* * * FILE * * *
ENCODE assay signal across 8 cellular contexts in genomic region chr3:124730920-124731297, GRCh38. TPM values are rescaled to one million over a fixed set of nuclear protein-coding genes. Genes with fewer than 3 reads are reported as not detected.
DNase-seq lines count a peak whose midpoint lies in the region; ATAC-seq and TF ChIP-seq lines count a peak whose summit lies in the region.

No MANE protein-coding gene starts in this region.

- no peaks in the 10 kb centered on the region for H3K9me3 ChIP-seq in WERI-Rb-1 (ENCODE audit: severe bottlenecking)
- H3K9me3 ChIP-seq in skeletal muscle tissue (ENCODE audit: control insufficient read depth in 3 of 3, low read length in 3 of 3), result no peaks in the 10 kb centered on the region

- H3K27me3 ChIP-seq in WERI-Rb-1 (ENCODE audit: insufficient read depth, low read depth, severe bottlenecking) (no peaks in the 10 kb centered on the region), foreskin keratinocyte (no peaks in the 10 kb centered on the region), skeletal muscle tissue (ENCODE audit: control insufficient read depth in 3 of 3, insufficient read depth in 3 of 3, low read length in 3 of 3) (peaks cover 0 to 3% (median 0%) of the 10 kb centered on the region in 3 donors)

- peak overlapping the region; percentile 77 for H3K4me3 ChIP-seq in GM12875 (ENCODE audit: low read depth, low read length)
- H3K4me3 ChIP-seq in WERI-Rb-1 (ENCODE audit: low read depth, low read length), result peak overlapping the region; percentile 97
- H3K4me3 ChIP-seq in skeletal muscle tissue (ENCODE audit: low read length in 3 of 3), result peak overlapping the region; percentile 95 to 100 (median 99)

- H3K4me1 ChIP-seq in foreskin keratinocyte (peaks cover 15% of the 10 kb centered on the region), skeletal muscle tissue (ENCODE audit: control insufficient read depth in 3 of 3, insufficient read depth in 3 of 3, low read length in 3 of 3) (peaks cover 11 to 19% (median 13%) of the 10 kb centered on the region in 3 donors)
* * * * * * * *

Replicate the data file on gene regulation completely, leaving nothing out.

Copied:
ENCODE assay signal across 8 cellular contexts in genomic region chr3:124730920-124731297, GRCh38. TPM values are rescaled to one million over a fixed set of nuclear protein-coding genes. Genes with fewer than 3 reads are reported as not detected.
DNase-seq lines count a peak whose midpoint lies in the region; ATAC-seq and TF ChIP-seq lines count a peak whose summit lies in the region.

No MANE protein-coding gene starts in this region.

- no peaks in the 10 kb centered on the region for H3K9me3 ChIP-seq in WERI-Rb-1 (ENCODE audit: severe bottlenecking)
- H3K9me3 ChIP-seq in skeletal muscle tissue (ENCODE audit: control insufficient read depth in 3 of 3, low read length in 3 of 3), result no peaks in the 10 kb centered on the region

- H3K27me3 ChIP-seq in WERI-Rb-1 (ENCODE audit: insufficient read depth, low read depth, severe bottlenecking) (no peaks in the 10 kb centered on the region), foreskin keratinocyte (no peaks in the 10 kb centered on the region), skeletal muscle tissue (ENCODE audit: control insufficient read depth in 3 of 3, insufficient read depth in 3 of 3, low read length in 3 of 3) (peaks cover 0 to 3% (median 0%) of the 10 kb centered on the region in 3 donors)

- peak overlapping the region; percentile 77 for H3K4me3 ChIP-seq in GM12875 (ENCODE audit: low read depth, low read length)
- H3K4me3 ChIP-seq in WERI-Rb-1 (ENCODE audit: low read depth, low read length), result peak overlapping the region; percentile 97
- H3K4me3 ChIP-seq in skeletal muscle tissue (ENCODE audit: low read length in 3 of 3), result peak overlapping the region; percentile 95 to 100 (median 99)

- H3K4me1 ChIP-seq in foreskin keratinocyte (peaks cover 15% of the 10 kb centered on the region), skeletal muscle tissue (ENCODE audit: control insufficient read depth in 3 of 3, insufficient read depth in 3 of 3, low read length in 3 of 3) (peaks cover 11 to 19% (median 13%) of the 10 kb centered on the region in 3 donors)